The increasing importance of finding reliable sources of income was borne out in a new survey of institutional investors in Europe and Asia.
The poll of 52 institutions – insurers, corporates and public pension funds – found that over half with an explicit income yield had failed to meet it in the past five years.
Asian institutions recorded an average 5% yield against a 5.2% target over the period, while European peers reported 3.4% against a 4.2% target. Expected yield over the next five years was 5.2% for Asia, against 4.2% for Europe.
The survey – which was carried out independently by Greenwich Associates in June and commissioned by Fidelity Worldwide Investment – found 75% of European and 65% of Asian institutions reported a decline in income yield.
What came across was that they are now turning to a greater range of assets to meet their income needs. Within traditional asset classes, there has been a shift towards investment-grade credit (developed and emerging markets), high-yield bonds and high-dividend equities.
In all, 56% of respondents expected to increase exposure to European and US investment-grade bonds over the next five years, while 44% of Asian respondents plan to raise allocation to EM investment-grade bonds.
Together with real estate investment and infrastructure, these are the asset classes considered to provide the best trade-off between income and risk to underlying principal.
Credit/sovereign risk in the search for higher investment income was cited most often as the key risk to the principal value of investments overall, although Asian institutions are most wary of equity market risk (44%).
Interest-rate risk also figured strongly, with Asian insurers singled out for having increased the duration of at least some of their fixed income investments to increase yield.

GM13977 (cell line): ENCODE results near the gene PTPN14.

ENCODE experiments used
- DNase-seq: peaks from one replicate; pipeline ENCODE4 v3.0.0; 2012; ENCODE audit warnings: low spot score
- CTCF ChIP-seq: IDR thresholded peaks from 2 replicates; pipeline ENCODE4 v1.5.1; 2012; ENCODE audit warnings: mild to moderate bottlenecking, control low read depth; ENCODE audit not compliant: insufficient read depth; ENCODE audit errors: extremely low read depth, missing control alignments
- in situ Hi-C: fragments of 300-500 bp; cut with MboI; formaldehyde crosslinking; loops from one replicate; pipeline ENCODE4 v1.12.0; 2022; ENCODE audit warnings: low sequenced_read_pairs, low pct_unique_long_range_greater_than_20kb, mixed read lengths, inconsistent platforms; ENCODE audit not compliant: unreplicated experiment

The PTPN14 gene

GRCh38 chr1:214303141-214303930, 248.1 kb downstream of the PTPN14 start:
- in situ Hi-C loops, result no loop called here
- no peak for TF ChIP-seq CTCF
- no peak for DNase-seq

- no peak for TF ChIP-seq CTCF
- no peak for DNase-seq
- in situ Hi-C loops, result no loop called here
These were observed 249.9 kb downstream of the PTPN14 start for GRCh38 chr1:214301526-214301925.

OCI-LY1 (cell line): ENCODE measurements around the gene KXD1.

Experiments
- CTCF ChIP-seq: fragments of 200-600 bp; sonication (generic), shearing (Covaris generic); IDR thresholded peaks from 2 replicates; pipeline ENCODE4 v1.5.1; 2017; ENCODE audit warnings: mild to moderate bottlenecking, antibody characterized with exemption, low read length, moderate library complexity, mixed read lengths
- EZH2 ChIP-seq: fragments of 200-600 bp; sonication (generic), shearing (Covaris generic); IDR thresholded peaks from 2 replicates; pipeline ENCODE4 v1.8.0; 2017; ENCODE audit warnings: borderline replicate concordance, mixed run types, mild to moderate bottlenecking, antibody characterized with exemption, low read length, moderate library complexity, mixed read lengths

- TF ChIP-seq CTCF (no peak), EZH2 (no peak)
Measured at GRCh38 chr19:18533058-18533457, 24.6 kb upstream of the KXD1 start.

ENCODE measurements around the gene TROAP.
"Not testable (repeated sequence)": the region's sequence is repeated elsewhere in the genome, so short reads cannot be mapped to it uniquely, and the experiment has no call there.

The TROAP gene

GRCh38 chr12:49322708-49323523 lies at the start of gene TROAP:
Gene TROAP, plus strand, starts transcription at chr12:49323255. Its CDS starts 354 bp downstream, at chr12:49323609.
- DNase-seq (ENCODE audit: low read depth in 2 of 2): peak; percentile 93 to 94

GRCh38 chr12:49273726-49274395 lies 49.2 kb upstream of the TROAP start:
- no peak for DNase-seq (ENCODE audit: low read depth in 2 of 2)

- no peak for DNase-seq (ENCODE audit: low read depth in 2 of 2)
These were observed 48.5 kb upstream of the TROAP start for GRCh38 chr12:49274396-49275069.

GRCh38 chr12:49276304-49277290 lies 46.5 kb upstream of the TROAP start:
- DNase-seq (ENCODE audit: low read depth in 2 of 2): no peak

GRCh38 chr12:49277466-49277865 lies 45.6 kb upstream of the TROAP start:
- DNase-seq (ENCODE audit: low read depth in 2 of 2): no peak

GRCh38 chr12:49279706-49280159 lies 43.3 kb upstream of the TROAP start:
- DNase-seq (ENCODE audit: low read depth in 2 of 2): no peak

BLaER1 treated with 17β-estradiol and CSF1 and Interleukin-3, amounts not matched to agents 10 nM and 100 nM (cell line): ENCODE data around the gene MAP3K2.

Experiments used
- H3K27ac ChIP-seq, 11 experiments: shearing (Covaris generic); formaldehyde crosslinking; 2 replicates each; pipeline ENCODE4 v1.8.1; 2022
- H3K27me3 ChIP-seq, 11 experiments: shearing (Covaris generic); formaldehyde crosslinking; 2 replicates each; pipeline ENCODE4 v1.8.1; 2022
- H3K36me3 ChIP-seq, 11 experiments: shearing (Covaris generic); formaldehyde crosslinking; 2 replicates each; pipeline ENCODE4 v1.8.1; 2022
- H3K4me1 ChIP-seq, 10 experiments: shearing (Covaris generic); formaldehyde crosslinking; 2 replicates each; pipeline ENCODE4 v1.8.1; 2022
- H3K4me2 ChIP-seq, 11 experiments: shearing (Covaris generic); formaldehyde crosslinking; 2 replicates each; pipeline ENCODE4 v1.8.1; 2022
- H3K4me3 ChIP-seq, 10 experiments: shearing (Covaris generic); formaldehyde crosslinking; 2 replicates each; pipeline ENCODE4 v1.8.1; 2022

Newton, which is one of 16 boutiques owned by BNY Mellon, noted recently that the percentage of Asia Pacific ex-Japan stocks yielding above 3% in the FTSE All World Index had risen from 16.3% in 1995 to 28.6% in 2011. For Japan it had risen from 0.1% to 9% over the period.
The declines in +3% dividend stocks have come in the UK, which sank from 20.1% in 1995 to 7.3% last year, and North America, which fell from 29% to 17.5%.
The Greenwich survey found Asian institutions also expect to focus on local currency bonds on the understanding they offer higher yields, potential for currency appreciation and in some cases are perceived to be of lower risk than sovereign/credit bonds from developed markets.
“The search for income is already a powerful investment theme but it is one we expect to grow in importance over the next decade,” says Mark Talbot, managing director for Asia ex-Japan at Fidelity Worldwide Investment.
“We see clear evidence that institutions are considering a wider range of assets to meet their income needs. In this environment, flexible fixed income portfolios, quality-focused equity dividend portfolios and commercial real estate portfolios can offer greater yields without necessarily taking on significantly higher risk.”